Hudson-Griffiths expects that a second, on-road, testing project would be needed on a longer stretch of road. “This would depend on the outcomes of the initial testing, if the material is confirmed to perform as required, and if we can commission the work,” he says. This would involve identifying a scheme that is suitable, including factors such as geographical location and the ability to monitor it safely.

The spherification technique was first developed in the 1950s and was taken up by top chefs – and of course more recently by MasterChef contestants. The process used for Capheal begins with preparation of an emulsion by mixing sodium alginate and oil with water to create a very stable material. 

Capheal capsules are currently 2mm - 3mm in diameter
Capheal capsules are currently 2mm - 3mm in diameter

The team then uses a dropper to take a quantity of the emulsion and add droplets of it to a calcium chloride solution. The sodium alginate binds with the calcium ions and forms an outer layer that encloses the inner liquid. 

This calcium alginate shell forms capsules 2mm to 3mm in diameter. Inside each capsule there is a porous structure rather like a sponge, made up of smaller drops of oil in the alginate emulsion. Factors such as the concentrations of the chemicals and the time spent in the liquid affect the thickness of the outer layer. 

The formation happens very quickly and at ambient temperatures, says Garcia. There is no need for lengthy curing or for altered temperatures or pH values, which avoids the need for any demanding health and safety protocols.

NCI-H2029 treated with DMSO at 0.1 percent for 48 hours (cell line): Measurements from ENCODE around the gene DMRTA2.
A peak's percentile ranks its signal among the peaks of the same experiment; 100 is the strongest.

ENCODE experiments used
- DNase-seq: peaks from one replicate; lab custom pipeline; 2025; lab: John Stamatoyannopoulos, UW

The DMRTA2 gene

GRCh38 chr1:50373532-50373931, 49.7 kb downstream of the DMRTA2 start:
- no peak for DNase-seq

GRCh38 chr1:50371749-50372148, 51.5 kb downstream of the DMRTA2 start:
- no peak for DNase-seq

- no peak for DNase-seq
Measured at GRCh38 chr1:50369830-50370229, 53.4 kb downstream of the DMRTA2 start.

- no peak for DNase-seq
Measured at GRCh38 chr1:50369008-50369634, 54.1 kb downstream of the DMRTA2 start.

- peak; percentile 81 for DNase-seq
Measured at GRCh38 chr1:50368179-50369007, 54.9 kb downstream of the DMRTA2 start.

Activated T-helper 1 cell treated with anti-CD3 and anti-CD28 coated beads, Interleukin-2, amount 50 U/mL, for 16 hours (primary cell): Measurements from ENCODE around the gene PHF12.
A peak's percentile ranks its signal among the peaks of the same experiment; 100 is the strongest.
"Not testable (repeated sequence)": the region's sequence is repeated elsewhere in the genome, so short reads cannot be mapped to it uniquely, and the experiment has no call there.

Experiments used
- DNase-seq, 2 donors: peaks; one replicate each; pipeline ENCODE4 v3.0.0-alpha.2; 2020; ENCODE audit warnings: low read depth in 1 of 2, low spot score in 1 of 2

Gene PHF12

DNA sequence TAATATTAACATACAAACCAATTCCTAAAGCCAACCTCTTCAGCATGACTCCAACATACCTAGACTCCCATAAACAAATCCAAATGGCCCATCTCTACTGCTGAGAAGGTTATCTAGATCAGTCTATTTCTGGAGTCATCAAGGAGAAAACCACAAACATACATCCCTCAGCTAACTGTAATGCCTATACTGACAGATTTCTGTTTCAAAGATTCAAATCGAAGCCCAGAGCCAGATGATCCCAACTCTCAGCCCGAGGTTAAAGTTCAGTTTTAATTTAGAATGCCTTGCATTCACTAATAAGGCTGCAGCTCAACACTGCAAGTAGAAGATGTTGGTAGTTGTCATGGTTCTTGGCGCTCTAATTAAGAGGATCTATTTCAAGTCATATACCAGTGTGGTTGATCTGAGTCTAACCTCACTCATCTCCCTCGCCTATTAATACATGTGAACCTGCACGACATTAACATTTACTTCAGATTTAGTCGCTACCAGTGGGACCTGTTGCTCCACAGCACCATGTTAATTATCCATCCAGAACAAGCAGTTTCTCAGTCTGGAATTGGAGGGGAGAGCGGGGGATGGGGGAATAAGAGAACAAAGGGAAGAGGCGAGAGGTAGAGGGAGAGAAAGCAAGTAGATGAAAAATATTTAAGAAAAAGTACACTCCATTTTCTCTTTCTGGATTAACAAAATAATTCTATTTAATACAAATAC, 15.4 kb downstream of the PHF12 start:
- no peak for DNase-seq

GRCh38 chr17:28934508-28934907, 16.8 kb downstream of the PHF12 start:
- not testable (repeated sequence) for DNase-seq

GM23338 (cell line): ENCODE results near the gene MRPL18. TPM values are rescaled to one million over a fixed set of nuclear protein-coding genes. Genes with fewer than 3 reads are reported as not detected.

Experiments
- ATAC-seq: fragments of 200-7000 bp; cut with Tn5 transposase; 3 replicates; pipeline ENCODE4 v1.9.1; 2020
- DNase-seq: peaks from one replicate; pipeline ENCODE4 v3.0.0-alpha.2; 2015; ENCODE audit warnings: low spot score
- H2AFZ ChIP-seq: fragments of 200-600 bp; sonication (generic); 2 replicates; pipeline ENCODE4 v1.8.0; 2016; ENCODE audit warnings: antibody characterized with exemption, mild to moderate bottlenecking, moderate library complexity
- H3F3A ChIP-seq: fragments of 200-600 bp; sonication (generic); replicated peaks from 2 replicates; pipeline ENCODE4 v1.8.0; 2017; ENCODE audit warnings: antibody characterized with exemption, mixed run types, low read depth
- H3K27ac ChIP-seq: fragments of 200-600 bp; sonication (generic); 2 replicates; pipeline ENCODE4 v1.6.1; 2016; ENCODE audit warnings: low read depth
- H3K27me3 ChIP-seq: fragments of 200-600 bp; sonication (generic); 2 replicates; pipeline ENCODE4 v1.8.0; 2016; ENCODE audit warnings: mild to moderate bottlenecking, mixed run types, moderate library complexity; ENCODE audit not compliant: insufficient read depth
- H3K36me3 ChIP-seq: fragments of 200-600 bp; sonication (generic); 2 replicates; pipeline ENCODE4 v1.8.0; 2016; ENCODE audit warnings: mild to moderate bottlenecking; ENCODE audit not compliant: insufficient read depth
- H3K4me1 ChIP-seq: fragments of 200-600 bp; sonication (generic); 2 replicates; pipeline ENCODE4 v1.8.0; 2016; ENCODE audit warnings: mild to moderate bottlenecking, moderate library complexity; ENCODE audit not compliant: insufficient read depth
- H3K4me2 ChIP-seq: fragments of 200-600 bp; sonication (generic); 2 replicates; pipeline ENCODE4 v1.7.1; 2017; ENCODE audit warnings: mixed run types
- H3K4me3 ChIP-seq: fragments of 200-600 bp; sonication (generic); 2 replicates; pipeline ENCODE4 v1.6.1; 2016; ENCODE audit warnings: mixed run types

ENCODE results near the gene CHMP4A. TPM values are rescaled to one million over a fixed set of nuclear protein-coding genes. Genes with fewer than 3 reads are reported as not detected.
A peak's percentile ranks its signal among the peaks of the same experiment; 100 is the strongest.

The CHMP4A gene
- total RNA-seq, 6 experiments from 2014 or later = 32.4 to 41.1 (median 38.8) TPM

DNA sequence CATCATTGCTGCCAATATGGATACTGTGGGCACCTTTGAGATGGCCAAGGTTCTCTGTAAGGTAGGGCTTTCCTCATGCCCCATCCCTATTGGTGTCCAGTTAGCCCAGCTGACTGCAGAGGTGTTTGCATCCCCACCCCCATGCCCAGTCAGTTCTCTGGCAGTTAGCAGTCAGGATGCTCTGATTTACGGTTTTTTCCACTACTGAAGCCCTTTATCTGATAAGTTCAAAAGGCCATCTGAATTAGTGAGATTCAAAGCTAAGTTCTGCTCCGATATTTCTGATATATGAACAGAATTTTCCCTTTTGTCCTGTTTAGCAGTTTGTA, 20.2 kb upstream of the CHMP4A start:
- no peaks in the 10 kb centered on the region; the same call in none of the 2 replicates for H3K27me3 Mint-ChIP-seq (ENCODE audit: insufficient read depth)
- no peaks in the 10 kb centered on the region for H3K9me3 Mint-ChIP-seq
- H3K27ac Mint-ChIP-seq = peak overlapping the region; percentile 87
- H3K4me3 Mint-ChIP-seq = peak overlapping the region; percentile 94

At present, the NTEC team is refining the geometry of the microcapsules to better understand how they degrade over time.
They will go on to develop capsules with varying degrees of strength to see how they perform under different types of stresses to determine their suitability for a range of asphalt mixes and traffic conditions.  

Although the current capsules are performing very well, there remains scope for further advances. The capsules are currently 2mm to 3mm in size; Garcia would like to produce ones that are smaller. “The ideal size would be around 0.5mm I would say,” he adds. 

There needs to be good contact between the aggregate particles in an asphalt mix in order to ensure sufficient strength. The capsules are very soft and large capsules would interfere with the aggregate matrix. The smaller they are, the less likely they are to compromise the asphalt strength - but if they are too small, they won’t rupture when required.  

Although the university doesn’t have the resources for extensive physical exploration of new capsule designs, one way of maximising the design efficiency is to develop a computer model that will allow various properties to be tested before committing to a physical change. 

Modelling will enable modifications to be carried out to determine which factors of the capsule would benefit from being changed in physical trials. Fast iterations will be possible, helping the team decide which potential alterations to concentrate on. “At the
moment we don’t really know which size and strength are optimum,” says Garcia. “We need a model to be able to know that in advance, before starting designing new capsules.”

So while Garcia and his team have yet to perfect their road-mending ‘snail’s eggs’, at least – with any luck – the development process won’t progress at a snail’s pace.

This article was first published in the December 2017 issue of The Construction Index magazine, which you can read for free at

UK readers can have their own copy of the magazine, in real paper, posted through their letterbox each month by taking out an annual subscription for just £50 a year. See for details.